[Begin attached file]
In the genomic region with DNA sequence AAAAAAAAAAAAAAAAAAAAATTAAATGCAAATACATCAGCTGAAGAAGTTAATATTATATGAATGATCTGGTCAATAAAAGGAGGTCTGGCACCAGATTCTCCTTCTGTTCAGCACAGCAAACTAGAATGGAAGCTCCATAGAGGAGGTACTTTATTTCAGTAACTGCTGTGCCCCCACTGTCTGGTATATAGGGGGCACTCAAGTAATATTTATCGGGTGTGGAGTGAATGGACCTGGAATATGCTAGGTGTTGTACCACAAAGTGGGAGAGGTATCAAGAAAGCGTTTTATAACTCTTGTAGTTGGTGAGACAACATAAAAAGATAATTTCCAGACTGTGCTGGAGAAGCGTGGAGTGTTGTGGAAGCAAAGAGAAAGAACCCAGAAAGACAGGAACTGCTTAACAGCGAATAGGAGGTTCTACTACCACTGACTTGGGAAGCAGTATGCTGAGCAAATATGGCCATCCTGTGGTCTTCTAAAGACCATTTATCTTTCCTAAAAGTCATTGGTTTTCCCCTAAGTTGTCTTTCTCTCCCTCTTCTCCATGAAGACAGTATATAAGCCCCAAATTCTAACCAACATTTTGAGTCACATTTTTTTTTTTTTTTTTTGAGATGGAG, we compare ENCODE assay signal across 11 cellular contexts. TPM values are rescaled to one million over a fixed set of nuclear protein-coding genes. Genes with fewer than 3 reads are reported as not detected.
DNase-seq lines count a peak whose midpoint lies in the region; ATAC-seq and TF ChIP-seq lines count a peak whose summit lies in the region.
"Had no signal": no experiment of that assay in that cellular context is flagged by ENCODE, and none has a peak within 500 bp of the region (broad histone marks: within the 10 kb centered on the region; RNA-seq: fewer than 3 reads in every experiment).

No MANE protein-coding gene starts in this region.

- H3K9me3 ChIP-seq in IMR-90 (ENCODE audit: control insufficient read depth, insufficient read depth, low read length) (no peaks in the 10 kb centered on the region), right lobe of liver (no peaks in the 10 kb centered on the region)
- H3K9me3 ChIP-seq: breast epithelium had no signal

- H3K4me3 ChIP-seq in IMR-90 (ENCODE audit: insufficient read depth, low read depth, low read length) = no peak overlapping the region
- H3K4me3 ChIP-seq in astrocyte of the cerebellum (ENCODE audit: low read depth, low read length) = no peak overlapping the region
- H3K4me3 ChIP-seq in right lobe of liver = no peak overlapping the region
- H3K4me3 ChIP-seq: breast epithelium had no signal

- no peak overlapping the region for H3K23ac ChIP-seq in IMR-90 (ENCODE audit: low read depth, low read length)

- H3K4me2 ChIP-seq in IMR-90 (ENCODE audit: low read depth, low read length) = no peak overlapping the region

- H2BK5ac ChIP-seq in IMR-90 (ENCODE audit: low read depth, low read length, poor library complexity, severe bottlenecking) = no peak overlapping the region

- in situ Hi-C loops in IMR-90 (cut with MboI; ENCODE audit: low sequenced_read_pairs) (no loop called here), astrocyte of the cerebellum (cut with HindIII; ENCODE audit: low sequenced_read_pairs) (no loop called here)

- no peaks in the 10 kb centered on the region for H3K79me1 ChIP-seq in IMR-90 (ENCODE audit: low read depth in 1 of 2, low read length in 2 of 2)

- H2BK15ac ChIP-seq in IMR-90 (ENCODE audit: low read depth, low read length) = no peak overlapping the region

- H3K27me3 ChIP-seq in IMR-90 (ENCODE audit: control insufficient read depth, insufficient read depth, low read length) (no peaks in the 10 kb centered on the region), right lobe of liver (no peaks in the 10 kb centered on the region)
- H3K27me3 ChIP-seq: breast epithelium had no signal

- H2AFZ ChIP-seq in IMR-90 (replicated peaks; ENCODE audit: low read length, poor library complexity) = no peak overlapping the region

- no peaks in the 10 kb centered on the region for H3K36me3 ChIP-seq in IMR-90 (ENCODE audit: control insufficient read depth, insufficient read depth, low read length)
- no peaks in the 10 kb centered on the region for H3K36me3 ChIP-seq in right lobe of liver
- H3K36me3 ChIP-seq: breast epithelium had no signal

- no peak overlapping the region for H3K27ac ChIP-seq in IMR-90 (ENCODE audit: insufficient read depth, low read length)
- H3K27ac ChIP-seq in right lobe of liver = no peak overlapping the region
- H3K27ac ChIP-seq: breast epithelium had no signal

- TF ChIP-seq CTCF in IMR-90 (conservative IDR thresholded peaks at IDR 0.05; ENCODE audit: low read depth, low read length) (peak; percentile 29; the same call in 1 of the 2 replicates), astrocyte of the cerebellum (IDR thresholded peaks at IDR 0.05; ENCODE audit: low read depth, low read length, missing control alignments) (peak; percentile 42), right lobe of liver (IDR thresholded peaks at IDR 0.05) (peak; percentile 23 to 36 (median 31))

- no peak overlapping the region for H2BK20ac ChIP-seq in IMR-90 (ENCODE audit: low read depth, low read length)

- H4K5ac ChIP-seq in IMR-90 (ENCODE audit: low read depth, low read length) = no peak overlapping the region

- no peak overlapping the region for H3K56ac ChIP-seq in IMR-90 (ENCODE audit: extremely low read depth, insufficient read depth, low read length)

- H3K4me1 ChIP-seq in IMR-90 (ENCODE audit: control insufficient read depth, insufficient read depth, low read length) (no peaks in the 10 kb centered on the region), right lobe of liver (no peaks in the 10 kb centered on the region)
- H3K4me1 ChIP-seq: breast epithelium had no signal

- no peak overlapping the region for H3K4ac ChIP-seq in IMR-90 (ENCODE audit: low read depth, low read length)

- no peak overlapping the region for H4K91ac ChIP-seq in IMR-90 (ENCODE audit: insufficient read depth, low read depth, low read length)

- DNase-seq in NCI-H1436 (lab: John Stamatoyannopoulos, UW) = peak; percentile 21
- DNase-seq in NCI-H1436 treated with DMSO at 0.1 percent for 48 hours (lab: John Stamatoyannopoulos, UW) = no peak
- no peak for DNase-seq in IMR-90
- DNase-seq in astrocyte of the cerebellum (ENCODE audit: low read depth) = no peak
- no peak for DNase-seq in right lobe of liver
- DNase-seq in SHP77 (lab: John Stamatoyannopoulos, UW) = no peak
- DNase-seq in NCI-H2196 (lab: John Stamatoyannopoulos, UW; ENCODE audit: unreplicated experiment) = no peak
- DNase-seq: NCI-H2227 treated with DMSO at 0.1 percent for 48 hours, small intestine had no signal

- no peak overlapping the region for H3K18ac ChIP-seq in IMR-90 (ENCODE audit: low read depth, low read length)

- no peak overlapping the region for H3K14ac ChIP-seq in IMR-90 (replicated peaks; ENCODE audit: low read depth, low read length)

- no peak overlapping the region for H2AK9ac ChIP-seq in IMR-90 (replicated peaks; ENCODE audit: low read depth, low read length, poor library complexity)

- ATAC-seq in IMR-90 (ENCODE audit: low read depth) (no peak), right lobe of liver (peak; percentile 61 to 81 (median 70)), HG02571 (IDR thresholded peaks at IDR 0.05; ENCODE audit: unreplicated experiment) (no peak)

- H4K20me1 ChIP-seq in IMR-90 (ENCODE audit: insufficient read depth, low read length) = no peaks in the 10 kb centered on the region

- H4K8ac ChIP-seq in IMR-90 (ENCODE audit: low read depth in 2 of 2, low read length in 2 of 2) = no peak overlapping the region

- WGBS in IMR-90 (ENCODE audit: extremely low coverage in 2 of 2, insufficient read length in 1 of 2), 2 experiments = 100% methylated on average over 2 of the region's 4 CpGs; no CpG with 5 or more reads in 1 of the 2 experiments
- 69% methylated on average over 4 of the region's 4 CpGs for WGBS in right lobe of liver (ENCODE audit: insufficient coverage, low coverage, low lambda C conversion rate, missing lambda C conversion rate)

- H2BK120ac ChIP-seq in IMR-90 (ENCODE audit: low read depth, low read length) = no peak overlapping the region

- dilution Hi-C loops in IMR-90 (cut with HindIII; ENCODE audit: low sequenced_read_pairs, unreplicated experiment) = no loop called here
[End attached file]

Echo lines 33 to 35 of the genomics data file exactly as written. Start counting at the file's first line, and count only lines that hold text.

- no peak overlapping the region for H4K91ac ChIP-seq in IMR-90 (ENCODE audit: insufficient read depth, low read depth, low read length)

- DNase-seq in NCI-H1436 (lab: John Stamatoyannopoulos, UW) = peak; percentile 21
- DNase-seq in NCI-H1436 treated with DMSO at 0.1 percent for 48 hours (lab: John Stamatoyannopoulos, UW) = no peak